The Evolution of Botnets ...and the Fight Against Them = BOTNET TAKEDOWN
1988 Robert Morris, Jr., a Cornell grad student, releases the Internet's first worm, also designed to "phone home" to a command & control server at Berkeley.
1999 A trojan and a worm—Sub7 and Pretty Park —are believed to be the earliest known malware connecting the victim’s machine to an IRC channel to listen for malicious commands.
2004 Phatbot, a descendant of Agobot, is among the first bot malware to use P2P instead of IRC.
2006 Zeus (Zbot) malware first appears giving
cybercriminals the ability to steal banking credentials and recruit the victim’s computer into a botnet.
Grum originates and in four years’ time
expands with a capability of distributing 39.9 billion messages per day.
Storm botnet abandoned after multiple takedown attempts and removal of bots.
2010 Zeus code is integrated into SpyEye malware and marketed to high-end criminal customers.
Waledac spam botnet is taken down by Microsoft.
‘Gameover Zeus’ emerges using a P2P protocol for contact with C&C sites.
Cyren reports spam levels drop over 30% after March 2011 takedown of Rustock botnet.
2012 Grum botnet taken down with coordinated activity across Russia, Ukraine, Panama, and Netherlands.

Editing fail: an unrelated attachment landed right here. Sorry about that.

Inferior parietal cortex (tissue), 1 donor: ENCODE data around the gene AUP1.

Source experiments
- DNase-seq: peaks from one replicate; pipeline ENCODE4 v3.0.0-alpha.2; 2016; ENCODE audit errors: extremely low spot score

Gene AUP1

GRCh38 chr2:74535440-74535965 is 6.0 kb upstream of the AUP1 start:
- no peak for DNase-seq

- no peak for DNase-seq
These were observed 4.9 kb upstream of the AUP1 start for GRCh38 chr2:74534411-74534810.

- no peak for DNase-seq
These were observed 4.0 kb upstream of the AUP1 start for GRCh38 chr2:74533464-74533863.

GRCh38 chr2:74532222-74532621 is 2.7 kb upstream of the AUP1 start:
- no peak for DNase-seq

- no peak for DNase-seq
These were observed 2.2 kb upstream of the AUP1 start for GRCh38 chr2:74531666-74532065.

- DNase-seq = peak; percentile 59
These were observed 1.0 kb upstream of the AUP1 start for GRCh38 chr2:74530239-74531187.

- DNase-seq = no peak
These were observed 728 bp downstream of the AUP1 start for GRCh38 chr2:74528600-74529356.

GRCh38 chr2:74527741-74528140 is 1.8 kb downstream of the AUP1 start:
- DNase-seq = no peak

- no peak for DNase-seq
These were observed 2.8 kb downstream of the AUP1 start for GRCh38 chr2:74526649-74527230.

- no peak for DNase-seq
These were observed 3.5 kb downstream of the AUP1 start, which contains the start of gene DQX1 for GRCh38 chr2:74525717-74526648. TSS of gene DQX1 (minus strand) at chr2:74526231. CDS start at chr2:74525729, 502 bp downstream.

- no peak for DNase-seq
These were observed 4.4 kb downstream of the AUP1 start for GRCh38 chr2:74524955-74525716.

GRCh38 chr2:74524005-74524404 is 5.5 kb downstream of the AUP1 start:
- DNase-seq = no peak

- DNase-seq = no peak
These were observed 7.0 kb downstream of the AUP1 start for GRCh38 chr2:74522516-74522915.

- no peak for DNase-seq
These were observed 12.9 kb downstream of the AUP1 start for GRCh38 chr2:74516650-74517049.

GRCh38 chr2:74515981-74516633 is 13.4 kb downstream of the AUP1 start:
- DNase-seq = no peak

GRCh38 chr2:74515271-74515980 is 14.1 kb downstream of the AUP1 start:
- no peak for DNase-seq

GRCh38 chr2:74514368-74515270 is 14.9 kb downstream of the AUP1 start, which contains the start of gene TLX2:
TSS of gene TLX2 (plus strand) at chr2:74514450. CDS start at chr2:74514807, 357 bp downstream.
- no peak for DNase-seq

2013 Security professionals report the first android botnets, such as MisoSMS.
Joint law enforcement and private sector takedown of multiple Citadel botnets, responsible for thefts of $500 million from consumer and business bank accounts.
2014 Operation Tovar: U.S. Department of Justice (DOJ) along with law enforcement agencies in multiple countries, grab control of Gameover Zeus botnet.
The first IoT botnets take hold. Hundreds of thousands of devices are infected.
2017 & Beyond »
IoT botnets will expand and become the botnet of choice for
a number of years, faciliated by the fact that many IoT devices, such as home appliances, lag in security protection.
Botnet developers will continue to get more creative and stealthy, building botnets that are increasingly difficult to disrupt.
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CYREN CYBER THREAT REPORT | JANUARY 2017